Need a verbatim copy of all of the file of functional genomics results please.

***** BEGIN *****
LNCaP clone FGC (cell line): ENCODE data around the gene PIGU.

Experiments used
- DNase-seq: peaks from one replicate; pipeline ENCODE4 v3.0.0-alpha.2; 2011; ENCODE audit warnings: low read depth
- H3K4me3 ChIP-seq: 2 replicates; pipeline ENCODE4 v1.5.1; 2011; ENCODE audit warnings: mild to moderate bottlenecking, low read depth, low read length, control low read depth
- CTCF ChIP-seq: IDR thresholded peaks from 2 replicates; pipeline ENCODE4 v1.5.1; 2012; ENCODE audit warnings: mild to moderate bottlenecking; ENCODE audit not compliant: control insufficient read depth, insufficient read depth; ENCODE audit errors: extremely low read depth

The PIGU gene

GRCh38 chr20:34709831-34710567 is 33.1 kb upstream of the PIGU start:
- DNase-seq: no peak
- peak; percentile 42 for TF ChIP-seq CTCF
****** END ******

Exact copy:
LNCaP clone FGC (cell line): ENCODE data around the gene PIGU.

Experiments used
- DNase-seq: peaks from one replicate; pipeline ENCODE4 v3.0.0-alpha.2; 2011; ENCODE audit warnings: low read depth
- H3K4me3 ChIP-seq: 2 replicates; pipeline ENCODE4 v1.5.1; 2011; ENCODE audit warnings: mild to moderate bottlenecking, low read depth, low read length, control low read depth
- CTCF ChIP-seq: IDR thresholded peaks from 2 replicates; pipeline ENCODE4 v1.5.1; 2012; ENCODE audit warnings: mild to moderate bottlenecking; ENCODE audit not compliant: control insufficient read depth, insufficient read depth; ENCODE audit errors: extremely low read depth

The PIGU gene

GRCh38 chr20:34709831-34710567 is 33.1 kb upstream of the PIGU start:
- DNase-seq: no peak
- peak; percentile 42 for TF ChIP-seq CTCF